With B-A-C-H: A Chromatic Universe, Austrian bass maestro Peter Herbert, serenades Johann Sebastian Bach while basing his schema upon the four-note-motive of the letters B-A-C-H and the chromatic transpositions. Basically, Herbert’s novel intentions allude to melding elements of classicism with softly rendered rhythmic structures and the band’s modern jazz style interplay as the leader penned all but three of these works.
Herbert’s employment of semitones and non harmonic tones within daintily performed motifs presents a curious proposition. However on the opener, “Fuga” pianist Marc Copeland’s wonderfully articulated phraseology and often magical thematic developments offer some respite from a nondescript theme brimming with extended note choruses by trumpeter/flugelhornist Ingrid Jensen and bass clarinetist Carol Robinson. The piece titled, “Stauber” features an underlying Afro-Cuban pulse amid a few diversions and sullen overtones, whereas Herbert, Jensen, Copeland and Robinson perform brief solo interludes on their respective works, “B-A-C-H bass”, B-A-C-H trumpet,” “B-A-C-H piano” and B-A-C-H bass-clarinet”.
The band executes subtle alterations in pitch, sans a strong reference point on the composition, “Divi Blasii”. On this piece, Copeland elevates the somewhat ambling or meandering proceedings to fairly lofty heights via his imaginative embellishments and sweet tempered musings. Otherwise, Peter Herbert’s modus operandi fails to sustain long term interest as one might get the impression that he produced this effort solely for his own edification or delight, yet we truly believe that is not the scenario here.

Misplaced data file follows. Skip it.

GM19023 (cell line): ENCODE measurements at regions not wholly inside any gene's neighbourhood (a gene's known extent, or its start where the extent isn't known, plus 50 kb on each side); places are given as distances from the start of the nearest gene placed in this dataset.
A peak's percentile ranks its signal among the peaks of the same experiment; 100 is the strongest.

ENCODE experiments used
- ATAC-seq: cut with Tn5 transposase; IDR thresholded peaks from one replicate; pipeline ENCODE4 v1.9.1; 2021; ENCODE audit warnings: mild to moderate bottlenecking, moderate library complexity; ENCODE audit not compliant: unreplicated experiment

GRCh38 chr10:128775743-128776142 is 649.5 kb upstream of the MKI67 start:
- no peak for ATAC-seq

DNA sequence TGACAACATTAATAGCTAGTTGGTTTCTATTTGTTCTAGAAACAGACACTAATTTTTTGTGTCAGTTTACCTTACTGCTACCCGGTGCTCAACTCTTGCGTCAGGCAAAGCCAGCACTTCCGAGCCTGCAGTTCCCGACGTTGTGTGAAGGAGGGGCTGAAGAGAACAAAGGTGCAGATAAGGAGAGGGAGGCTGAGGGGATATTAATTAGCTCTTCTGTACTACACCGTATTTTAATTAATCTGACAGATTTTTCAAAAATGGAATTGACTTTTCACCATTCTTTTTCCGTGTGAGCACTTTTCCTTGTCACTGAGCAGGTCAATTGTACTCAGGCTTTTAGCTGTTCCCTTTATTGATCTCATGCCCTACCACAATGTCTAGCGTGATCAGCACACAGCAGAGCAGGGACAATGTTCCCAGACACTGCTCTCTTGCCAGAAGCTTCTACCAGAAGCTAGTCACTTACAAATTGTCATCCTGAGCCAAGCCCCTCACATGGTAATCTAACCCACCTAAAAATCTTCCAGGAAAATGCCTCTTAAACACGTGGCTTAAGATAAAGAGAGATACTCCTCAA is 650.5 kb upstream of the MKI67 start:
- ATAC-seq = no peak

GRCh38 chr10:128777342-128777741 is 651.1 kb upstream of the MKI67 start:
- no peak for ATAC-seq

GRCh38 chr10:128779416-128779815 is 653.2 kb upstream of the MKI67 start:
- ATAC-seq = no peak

Track Listing: Fuga, Stauber, B-A-C-H bass, Stadtpfeifer, B-A-C-H trumpet, Divi Blasii, B-A-C-H piano, Hausmann, B-A-C-H bass-clarinet, Actus Tragicus, Heavy Snow
Personnel: Carol Robinson; bass-clarinet: Ingrid Jensen; flugelhorn/trumpet: Marc Copeland; piano: Kenny Wollesen; drums/percussion/
I love jazz because it's sophisticated, international, atmospheric yet free, cool and warm.
I was first exposed to jazz through the sultry voice and flawless swing of my mother.
I met Mark Murphy, David Linx, Kurt Elling, and Youn Sun Nah.
The best show I ever attended was Youn Sun Nah in Paris.
The first jazz record I bought was Native Dancer by Wayne Shorter and Milton Nascimento
My advice to new listeners: open your mind and your ears, forget about structure, feel the textures.
Go see live music and keep buying CDs!